¶12 Nicole Simpson was a friend and former coworker of MeLisa. While discussing MeLisa's marriage, Simpson asked why MeLisa stayed with Cleary if she was so unhappy in the relationship. MeLisa responded that Cleary, on multiple occasions, said he would never let her out of the marriage and that he would kill her first. While Simpson urged MeLisa to contact the police about these threats, she refused to do so. MeLisa called Simpson on the phone the day prior to her death, and Simpson could tell that MeLisa was upset. MeLisa told Simpson that she woke up in the middle of the night and Cleary was pacing in front of the bed, staring at her. Cleary told MeLisa he was watching her sleep because she was so beautiful and that he would never let her out of the marriage and would kill her first.

¶13 The trial court ruled these statements satisfied the criteria of section 115-10.2a and were admissible. The court did not rule whether the statements violated Cleary's confrontation clause rights because that issue was not argued at the pretrial hearing.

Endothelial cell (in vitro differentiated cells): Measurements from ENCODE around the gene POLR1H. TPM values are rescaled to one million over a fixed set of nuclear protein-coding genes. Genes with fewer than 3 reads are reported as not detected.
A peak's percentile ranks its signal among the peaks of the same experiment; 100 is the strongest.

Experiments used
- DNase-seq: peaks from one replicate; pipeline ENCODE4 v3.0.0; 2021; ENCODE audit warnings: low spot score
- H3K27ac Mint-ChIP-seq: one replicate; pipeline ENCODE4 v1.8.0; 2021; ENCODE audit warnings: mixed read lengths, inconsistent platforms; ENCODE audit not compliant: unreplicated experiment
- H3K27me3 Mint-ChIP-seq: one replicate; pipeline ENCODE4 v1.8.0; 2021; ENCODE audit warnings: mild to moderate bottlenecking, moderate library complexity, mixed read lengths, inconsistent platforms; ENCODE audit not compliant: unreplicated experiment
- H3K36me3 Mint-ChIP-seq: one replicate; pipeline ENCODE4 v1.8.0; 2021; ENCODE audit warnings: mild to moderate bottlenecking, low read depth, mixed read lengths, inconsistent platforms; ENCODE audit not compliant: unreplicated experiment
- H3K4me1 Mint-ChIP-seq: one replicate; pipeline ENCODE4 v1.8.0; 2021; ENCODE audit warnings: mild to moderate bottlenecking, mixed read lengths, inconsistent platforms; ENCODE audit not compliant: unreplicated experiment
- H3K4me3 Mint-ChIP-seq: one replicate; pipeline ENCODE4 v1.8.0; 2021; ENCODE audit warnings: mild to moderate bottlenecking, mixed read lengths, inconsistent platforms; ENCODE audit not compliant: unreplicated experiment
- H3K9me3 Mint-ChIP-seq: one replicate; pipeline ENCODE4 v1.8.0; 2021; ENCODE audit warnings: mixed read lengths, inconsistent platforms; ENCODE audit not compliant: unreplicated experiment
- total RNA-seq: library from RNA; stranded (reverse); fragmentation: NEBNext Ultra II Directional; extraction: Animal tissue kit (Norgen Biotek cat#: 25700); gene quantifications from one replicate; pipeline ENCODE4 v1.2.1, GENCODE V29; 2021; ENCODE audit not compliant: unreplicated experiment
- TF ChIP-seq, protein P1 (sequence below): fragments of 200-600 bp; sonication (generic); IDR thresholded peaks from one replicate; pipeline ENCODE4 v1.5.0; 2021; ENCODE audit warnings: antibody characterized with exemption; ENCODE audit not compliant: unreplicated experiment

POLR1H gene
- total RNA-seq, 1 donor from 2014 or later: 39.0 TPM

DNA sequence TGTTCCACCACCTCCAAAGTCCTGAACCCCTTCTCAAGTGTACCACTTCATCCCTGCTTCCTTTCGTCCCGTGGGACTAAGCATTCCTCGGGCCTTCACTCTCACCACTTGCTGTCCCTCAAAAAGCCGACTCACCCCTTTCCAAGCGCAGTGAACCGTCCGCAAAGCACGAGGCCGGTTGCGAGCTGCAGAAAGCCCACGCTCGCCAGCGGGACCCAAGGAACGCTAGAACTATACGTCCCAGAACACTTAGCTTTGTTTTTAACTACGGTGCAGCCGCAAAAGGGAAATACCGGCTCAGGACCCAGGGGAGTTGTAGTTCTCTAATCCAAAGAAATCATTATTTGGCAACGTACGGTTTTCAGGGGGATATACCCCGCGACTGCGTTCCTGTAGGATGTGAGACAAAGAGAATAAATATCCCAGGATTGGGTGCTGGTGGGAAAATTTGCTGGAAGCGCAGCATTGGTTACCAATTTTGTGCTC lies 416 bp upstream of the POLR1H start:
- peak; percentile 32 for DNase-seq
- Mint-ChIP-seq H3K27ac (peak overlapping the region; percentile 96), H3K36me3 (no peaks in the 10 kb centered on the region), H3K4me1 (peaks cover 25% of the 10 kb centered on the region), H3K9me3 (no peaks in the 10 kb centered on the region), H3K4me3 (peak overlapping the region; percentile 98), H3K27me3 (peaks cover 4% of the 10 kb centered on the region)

¶14 During the trial, as part of its case-in-chief, the State elicited testimony from the above witnesses in which they relayed the statements made by MeLisa.

¶15 II. Other Evidence at Trial

¶16 The other evidence presented at trial established that the following events occurred. On the afternoon of June 6, 2008, Cleary came home early from work, and MeLisa made repeated calls to Simpson expressing her alarm about his early arrival. She planned on packing her bags and going to Simpson's home that evening. Around 5 p.m., MeLisa was on the phone with Sanford, and Sanford heard a man's voice yelling in the background, after which the call ended abruptly.

ΒΆ17 Jacob, the couple's son, was home on June 6, and he testified that Cleary yelled at MeLisa to get off the couch. Cleary then told Jacob and his sister Chloe to go to their room and turn the radio up loud. Jacob stated that his father usually told him to do this when his parents would ...